Published: 18:00, 29 June 2020
| Updated: 18:21, 29 June 2020
Public consent must be gained before facial recognition technology can be deployed by law enforcement in Kent, the police and crime commissioner (PCC) has said.
Last year Kent Police was revealed to be in talks with the Home Office about trialling the system to help find missing and vulnerable people.
However, in the 12 months since, no such trial has been completed, and the force has said tests need to be carried out to ensure the technology is both "safe and reliable".
PCC Matthew Scott says that, much like when CCTV was first introduced, there needed to be a process of securing the public's support for the new systems.
"There are five tests that apply to facial recognition," he said. "You need to be clear about what it's for, you need the support of the public, you need to know how accurate it is so that you are not reading false positives, what outcome you are trying to achieve, and how do you review its effectiveness and prevent it from being abused.
"I think if it satisfies those key tests I'd be quite happy for them to consider using it more widely. But as I say, it does have to have the support of the public."
Mr Scott believes the live monitoring of images could be useful in identifying suspects in the aftermath of a major incident, but said the case for using it would depend on the consent of people in the county.
Watch: Last year we asked the public for their views on the technology
He said: "The public have been supportive of the approach showed for a number of years with regard to CCTV, which has been live-monitored in the past, and I think people accept it helps us to prevent crime.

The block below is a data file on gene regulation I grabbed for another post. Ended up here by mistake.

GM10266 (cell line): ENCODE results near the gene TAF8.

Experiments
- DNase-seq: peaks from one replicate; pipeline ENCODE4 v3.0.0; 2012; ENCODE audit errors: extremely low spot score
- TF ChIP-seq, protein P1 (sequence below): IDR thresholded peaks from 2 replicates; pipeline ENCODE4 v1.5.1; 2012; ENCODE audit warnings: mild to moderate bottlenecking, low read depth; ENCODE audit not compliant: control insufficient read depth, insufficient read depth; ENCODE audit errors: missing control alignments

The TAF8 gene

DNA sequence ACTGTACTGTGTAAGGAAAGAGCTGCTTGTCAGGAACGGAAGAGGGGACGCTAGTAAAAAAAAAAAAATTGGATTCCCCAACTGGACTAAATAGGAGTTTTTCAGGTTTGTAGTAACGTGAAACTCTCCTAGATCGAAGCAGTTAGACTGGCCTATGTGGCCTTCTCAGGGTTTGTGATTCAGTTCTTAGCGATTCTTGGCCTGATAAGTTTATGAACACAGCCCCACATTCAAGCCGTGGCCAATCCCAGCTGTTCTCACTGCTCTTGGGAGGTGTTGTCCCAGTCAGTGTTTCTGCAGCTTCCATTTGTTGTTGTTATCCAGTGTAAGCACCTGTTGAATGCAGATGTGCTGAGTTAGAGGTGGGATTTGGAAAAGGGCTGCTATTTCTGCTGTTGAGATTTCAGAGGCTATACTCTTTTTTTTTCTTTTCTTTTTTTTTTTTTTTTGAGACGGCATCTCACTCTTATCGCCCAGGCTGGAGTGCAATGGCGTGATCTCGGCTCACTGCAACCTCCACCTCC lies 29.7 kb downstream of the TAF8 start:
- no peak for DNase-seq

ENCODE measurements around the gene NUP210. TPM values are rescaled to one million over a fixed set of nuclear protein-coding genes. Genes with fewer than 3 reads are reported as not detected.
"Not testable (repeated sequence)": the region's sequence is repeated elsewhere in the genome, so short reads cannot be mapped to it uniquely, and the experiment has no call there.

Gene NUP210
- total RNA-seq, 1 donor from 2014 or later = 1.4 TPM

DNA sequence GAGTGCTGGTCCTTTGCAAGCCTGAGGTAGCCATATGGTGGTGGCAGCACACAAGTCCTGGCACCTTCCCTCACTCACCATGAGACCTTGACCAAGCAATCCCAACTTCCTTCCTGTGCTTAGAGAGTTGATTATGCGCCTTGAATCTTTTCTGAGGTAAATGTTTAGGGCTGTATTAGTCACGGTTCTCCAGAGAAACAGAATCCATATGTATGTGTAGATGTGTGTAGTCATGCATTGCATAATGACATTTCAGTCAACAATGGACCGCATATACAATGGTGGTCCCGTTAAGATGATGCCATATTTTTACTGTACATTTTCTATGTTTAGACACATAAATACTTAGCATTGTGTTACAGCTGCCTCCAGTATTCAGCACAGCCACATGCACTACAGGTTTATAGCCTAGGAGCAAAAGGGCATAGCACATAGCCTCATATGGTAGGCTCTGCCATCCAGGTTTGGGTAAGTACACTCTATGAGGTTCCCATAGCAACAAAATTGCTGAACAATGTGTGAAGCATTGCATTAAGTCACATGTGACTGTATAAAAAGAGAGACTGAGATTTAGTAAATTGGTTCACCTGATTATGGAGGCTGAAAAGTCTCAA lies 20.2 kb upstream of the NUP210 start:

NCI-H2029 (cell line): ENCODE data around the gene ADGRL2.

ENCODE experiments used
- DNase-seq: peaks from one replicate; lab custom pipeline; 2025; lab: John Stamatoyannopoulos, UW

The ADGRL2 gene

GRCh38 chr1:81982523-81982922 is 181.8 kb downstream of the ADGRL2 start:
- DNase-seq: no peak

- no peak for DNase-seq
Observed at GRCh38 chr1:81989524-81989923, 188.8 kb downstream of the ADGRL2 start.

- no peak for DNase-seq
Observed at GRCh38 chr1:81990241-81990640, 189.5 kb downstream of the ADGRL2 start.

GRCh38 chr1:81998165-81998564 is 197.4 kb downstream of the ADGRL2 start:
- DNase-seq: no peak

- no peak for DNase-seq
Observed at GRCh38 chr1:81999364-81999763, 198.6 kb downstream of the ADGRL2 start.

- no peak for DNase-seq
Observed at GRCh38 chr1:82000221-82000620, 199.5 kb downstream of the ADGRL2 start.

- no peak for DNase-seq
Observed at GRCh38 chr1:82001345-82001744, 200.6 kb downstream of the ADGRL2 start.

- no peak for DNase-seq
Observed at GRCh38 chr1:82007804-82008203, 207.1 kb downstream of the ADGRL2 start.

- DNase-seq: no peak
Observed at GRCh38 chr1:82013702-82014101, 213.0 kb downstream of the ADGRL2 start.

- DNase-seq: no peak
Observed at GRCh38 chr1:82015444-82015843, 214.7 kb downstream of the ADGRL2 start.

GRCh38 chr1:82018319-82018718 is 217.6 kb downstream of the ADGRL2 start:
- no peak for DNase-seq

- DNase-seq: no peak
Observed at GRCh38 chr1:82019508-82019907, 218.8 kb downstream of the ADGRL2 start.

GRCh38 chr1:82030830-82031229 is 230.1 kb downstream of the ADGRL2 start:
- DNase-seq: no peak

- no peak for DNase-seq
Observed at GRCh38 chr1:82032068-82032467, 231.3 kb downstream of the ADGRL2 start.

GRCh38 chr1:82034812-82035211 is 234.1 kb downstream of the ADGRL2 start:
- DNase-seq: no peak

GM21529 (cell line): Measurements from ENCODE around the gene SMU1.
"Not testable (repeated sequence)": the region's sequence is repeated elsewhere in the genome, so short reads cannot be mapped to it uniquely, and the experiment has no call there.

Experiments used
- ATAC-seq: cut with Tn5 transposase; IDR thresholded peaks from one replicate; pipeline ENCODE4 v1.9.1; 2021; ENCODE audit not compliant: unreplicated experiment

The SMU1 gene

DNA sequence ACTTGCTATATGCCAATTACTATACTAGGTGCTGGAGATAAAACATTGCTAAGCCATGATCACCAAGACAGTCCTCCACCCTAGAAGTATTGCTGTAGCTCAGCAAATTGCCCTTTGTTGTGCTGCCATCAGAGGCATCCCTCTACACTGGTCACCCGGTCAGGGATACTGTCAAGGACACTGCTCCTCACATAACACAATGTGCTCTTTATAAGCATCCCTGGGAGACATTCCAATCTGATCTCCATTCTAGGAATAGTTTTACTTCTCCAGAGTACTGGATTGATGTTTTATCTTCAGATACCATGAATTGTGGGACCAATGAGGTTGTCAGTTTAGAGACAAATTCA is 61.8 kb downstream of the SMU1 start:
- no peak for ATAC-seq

"But this new type of technology, I think you have to make the argument all over again, if it is something we want to use and bring people along with you."
A report into a trial of live facial recognition technology by the Metropolitan Police (MPS) concluded it is "an effective policing tool that helps the MPS stop dangerous offenders and make London a safer place". However civil liberties groups have expressed concerns about people being unwittingly targeted by the cameras.
Det Ch Supt Tom Richards said: "Kent Police continues to engage with the Home Office about the use of facial recognition technology however a specific trial to use the software in helping to locate missing people has not yet been carried out.
"It is important that we test how safe and reliable the software is first before we can be sure of its potential use within the force, whilst considering the outcomes from other trials around the country.
"There are no plans to use ‘live’ facial recognition software and the people of Kent should be assured that as a force that has been graded as ‘outstanding’ for legitimacy for four years in a row by the independent policing inspectorate, should future use of facial recognition technology warrant it, a full and proportionate public consultation would take place."
More by this authorRhys Griffiths
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